But ultimately the RUC’s payment distortions have damaged far more than primary care physicians’ work lives. Patients receiving unnecessary services are needlessly exposed to physical risk. Purchasers – taxpayers, businesses and individuals – shoulder excessive and rapidly growing health care costs.
It is reasonable to place a sizable part of these excesses at the feet of CMS’ too cozy relationship with the RUC. Like lobbying, the RUC’s capture of regulatory oversight has been a boon to the health industry. It has driven ruinous national deficits, and is the greatest obstacle to turning around our health system and our economy.
Last August, Dr. Fischer and other Augusta, GA primary care physicians sued Medicare, challenging its reliance on the RUC. The case was tossed out in May on a procedural technicality, without considering the merits of the complaint, but is now under appeal.
That case could be made moot if the Obama Administration simply prevailed on the CMS Administrator to require the RUC to adhere to the FACA rules, as most other federal advisory panels do. (Of course, that would require that someone inside the Administration has the drive and the courage to focus on it.) At the same time, CMS could begin an energetic effort to re-evaluate mis-valued codes that represent high volume or high cost services. The simple act of changing the value and incentives associated with incorrectly valued medical services could immediately save tens or even hundreds of billions of dollars.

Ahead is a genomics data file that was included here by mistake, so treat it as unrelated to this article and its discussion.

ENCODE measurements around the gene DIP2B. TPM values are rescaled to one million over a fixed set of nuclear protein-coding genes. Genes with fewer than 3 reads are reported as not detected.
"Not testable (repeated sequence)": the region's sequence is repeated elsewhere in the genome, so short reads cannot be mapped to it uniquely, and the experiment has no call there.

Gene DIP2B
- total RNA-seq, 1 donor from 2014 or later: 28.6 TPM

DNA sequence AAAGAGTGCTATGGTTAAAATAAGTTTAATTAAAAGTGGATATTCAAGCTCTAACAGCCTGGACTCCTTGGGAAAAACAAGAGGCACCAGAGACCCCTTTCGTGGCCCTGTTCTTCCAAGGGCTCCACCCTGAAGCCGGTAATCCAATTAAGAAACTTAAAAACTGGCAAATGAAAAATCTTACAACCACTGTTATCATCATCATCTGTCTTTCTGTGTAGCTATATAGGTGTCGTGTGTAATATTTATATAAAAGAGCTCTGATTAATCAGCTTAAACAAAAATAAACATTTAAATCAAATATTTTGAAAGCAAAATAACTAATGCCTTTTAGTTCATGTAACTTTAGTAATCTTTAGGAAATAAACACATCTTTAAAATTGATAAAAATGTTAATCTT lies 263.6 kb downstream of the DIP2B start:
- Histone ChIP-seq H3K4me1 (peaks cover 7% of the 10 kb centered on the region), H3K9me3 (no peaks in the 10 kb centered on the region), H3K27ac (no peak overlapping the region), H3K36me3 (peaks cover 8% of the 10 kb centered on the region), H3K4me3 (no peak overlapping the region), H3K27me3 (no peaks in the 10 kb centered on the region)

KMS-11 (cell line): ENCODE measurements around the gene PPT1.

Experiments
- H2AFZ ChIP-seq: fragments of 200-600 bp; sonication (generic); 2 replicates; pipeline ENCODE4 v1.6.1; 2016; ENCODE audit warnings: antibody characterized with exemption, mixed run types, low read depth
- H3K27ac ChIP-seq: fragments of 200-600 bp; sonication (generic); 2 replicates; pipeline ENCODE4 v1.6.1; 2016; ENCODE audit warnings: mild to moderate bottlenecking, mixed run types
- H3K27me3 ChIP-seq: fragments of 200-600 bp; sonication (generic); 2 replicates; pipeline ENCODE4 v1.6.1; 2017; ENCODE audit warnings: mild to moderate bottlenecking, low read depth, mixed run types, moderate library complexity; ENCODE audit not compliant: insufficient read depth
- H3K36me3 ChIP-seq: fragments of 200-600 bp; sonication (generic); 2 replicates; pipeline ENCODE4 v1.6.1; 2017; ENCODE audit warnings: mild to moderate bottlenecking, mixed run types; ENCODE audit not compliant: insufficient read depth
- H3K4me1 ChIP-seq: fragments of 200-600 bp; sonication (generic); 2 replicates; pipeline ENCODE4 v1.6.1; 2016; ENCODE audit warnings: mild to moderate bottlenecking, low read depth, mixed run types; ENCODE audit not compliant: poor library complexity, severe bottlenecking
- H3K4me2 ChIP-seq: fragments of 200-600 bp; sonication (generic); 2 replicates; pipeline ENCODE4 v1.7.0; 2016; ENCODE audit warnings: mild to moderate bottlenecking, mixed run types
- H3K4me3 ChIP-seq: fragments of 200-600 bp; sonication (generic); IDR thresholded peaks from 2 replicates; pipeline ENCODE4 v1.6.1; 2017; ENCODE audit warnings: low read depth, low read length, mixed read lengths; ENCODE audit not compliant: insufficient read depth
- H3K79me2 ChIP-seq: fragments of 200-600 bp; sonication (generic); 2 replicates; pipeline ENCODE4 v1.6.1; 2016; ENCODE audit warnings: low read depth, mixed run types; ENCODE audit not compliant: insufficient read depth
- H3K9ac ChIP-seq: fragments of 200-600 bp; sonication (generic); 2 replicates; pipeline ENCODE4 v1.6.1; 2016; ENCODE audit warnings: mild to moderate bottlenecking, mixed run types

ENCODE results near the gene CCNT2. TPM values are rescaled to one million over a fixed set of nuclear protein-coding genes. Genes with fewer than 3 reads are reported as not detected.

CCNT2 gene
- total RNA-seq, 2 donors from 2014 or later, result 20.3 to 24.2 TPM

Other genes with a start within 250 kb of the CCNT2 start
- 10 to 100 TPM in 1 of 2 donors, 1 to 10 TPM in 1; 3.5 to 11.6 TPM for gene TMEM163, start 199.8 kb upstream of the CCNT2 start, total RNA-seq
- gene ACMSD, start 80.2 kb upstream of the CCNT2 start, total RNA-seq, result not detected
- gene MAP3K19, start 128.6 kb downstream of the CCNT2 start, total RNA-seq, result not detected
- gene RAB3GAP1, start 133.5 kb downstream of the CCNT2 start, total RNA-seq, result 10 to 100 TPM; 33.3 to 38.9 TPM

It is clear that it will be impossible to get American health care under control unless we can recapture regulation and reconfigure it to act in the common rather than the special interest. Until that is accomplished, America’s and our children’s diminishing prospects will be directly tied to our failure to stop the health industry’s rapaciousness.
Brian Klepper, PhD is a health care analyst based in Atlantic Beach, FL. Paul Fischer, MD is a family physician in Augusta, GA and lead plaintiff in the lawsuit against HHS and CMS.